multiple lenses focused on my left arm. As I was looking at it, I felt some-
thing with the intravenous connection on my right arm, and I asked if they
were ready to start. The assistant surgeon declared, “No, Howard, we’re
done. You’ve been out for about 90 minutes.” I was amazed—flabbergasted.
I had absolutely no sense that I’d virtually ceased to exist as a sentient
being for an hour and a half. And my, Rosamarina, my immediate, first
waking thought was that I had no need to fear being dead. For myself or
for anyone else. I recall quite vividly being wheeled into the recovery
area with that idea firmly—and happily!—in my mind. It was a life-
changing—and I guess you could say a death-changing—experience for
me….The most salient content of the whole experience was that welcome
realization about non-existence.
Of course there’s a major difference between being dead and dying.
We can only hope for the best when it comes to dealing with the “endgame.”
But the subtext of your letter is about engaging, or least beginning to
acknowledge that, perhaps, it’s earliest incidentals have begun. …I’ve had
one or two scares; and Douglas has had prostate cancer, has had a knee
replacement, and repeatedly had a procedure, under anesthesia, to burn
away precancerous esophageal cells. It’s no fun, and it brings anxiety.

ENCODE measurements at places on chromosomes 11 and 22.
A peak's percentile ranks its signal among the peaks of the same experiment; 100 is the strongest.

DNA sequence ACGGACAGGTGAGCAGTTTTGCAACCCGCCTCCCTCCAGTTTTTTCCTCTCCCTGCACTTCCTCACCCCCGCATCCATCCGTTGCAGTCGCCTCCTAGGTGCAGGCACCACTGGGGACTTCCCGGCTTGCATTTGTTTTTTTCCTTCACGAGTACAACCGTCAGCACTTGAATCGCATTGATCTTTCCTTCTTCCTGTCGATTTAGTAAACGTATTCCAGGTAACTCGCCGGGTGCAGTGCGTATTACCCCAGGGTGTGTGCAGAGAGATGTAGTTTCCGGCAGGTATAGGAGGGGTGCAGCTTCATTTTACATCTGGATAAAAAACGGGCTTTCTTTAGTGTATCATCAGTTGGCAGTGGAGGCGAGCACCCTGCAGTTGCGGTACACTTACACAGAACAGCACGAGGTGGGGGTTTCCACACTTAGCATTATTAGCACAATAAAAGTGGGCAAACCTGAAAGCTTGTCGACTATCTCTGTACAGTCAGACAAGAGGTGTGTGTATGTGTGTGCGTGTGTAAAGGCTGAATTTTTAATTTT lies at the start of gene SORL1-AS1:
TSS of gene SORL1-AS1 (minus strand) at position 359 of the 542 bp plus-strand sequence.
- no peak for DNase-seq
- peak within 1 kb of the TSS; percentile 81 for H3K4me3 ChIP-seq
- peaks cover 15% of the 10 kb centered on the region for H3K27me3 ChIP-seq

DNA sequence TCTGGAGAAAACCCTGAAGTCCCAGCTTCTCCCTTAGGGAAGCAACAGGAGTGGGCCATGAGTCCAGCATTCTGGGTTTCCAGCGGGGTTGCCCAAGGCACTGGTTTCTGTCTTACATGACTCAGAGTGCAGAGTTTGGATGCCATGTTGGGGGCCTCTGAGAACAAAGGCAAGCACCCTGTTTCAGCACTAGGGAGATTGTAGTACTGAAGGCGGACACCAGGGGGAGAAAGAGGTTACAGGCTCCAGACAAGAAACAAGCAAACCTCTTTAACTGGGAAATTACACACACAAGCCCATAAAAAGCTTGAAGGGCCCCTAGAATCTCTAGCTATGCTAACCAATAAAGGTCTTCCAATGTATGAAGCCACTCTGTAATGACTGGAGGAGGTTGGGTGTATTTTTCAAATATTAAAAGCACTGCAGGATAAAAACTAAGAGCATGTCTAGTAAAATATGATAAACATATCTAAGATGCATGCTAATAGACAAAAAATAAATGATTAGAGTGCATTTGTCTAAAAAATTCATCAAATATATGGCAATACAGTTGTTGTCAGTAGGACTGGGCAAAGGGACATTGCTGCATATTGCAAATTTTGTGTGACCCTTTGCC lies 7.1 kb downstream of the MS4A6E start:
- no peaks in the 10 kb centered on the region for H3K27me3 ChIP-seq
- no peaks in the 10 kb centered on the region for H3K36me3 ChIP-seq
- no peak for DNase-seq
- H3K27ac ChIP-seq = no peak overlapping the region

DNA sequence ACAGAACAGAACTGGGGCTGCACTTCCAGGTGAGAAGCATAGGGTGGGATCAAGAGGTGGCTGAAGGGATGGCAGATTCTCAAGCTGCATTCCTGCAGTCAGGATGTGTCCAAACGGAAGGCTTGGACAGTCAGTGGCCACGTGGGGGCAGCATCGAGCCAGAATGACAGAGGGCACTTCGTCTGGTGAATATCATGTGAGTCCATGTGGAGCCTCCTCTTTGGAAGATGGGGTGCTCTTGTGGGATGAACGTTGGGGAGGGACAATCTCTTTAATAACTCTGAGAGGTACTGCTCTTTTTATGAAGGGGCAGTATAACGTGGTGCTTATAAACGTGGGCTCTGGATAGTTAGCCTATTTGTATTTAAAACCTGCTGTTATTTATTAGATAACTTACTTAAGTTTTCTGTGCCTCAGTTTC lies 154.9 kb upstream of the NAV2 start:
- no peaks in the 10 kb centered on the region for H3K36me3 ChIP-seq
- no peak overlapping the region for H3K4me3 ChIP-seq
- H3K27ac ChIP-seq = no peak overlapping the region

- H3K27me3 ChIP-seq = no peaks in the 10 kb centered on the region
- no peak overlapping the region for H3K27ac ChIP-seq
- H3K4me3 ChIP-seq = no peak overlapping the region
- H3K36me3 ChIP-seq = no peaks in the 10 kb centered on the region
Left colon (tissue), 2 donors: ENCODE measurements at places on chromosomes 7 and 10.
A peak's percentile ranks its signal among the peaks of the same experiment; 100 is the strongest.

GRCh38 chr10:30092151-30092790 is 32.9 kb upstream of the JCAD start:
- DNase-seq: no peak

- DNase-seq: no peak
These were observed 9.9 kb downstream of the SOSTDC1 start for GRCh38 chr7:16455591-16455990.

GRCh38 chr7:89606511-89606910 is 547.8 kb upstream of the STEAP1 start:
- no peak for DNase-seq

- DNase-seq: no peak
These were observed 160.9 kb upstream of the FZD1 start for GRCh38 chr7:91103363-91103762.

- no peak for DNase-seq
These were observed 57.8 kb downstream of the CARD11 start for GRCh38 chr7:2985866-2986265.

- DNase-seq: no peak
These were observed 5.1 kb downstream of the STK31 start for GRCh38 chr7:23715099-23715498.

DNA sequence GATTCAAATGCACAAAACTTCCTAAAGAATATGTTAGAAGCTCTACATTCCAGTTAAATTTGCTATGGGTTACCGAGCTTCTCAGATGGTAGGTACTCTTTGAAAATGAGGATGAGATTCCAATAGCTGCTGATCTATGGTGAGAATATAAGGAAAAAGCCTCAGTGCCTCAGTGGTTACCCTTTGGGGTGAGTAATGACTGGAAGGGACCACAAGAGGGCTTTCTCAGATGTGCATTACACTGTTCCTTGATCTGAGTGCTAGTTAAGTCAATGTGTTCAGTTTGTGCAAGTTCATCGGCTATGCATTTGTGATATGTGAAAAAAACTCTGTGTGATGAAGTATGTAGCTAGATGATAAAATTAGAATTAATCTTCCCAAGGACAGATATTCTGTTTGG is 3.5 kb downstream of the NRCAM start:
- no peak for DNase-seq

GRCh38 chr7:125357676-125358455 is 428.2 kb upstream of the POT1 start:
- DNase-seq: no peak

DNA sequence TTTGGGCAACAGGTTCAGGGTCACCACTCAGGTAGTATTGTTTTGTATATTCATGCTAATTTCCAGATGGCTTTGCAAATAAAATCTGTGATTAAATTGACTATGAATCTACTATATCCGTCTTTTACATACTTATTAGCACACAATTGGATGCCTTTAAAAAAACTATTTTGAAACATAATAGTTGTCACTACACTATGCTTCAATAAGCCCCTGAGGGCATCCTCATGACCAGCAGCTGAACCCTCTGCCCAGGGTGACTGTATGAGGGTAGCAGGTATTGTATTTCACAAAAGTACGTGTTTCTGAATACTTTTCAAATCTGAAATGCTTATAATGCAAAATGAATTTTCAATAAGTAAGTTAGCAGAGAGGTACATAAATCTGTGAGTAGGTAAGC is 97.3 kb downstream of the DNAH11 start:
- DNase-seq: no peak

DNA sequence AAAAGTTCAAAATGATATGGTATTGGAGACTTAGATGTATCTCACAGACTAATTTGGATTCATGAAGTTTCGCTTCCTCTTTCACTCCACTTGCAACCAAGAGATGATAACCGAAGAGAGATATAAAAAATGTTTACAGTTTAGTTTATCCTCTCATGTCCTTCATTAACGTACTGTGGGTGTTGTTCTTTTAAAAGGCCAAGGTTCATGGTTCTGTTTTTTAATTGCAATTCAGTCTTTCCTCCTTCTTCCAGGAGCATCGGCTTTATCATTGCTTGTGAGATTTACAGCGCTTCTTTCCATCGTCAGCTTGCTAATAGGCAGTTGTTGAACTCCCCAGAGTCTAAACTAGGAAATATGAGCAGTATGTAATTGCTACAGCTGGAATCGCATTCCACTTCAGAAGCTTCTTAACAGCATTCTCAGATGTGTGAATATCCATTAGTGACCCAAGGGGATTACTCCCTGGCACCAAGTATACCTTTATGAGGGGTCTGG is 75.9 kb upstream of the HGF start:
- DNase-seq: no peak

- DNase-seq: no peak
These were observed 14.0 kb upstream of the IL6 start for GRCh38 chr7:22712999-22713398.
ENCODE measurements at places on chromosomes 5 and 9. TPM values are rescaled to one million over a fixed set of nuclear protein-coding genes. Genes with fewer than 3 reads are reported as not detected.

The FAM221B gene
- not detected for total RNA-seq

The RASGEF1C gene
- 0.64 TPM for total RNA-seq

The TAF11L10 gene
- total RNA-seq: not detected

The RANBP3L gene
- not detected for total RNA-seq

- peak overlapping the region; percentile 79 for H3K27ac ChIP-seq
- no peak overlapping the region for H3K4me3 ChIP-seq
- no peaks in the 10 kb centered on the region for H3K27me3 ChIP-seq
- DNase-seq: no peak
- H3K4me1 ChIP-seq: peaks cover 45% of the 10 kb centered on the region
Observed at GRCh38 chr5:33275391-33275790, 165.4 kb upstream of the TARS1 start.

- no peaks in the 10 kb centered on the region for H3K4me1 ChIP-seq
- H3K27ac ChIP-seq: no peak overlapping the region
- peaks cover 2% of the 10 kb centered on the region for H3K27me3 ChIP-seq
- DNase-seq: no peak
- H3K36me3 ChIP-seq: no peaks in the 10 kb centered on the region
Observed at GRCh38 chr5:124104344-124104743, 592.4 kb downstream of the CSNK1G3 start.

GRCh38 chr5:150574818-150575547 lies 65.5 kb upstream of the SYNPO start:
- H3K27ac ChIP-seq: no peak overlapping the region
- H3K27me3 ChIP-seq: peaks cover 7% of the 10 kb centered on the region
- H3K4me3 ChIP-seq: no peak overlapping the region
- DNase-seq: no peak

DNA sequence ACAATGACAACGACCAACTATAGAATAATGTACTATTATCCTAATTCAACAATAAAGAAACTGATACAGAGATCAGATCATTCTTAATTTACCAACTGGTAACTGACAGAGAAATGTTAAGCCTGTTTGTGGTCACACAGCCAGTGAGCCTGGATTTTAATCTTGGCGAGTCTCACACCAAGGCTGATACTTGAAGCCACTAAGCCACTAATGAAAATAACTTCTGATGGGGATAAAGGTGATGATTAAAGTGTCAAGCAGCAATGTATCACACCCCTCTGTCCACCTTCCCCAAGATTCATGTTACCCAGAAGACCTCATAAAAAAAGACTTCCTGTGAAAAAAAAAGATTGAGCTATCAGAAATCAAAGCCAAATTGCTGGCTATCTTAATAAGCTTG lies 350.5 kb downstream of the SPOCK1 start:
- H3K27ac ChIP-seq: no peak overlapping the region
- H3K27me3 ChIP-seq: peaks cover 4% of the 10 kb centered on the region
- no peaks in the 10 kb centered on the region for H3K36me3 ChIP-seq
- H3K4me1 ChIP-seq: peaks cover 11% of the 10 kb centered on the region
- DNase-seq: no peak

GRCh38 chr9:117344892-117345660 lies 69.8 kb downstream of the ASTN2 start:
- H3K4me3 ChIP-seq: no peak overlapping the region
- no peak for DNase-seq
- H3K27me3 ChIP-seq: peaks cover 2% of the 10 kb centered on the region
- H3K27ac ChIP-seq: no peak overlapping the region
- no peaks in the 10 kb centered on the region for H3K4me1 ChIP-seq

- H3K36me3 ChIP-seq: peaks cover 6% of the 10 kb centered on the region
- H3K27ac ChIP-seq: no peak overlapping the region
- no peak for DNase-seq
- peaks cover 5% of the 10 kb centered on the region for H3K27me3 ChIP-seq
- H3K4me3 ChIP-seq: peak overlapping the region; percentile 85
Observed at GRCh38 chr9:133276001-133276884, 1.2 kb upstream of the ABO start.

But neither are we afraid of the inevitable outcome.
…So maybe I’m no wiser than Pangloss or Polonius. But then again,
sometimes simple truths are the most important thing of all. I’m not a
believer, you know that. God forbid, were I! But I recently reheard a re-
cording of Leonard Bernstein’s Mass, which he was commissioned to
write for the opening of the Kennedy Center. The one line that I remember
most from the time we saw it at the Kennedy Center to the time I heard
it last week as I drove on surface streets to Pasadena, is “God is the simplest
thing of all.”
I also remember reading an article about the Big Bang theory of the
creation of the universe, in which a physicist was quoted as saying “No
God is God enough for me.” When you think about it, that’s a rather
profound statement, maybe not about religious devotion, but about the
wonderment of it all.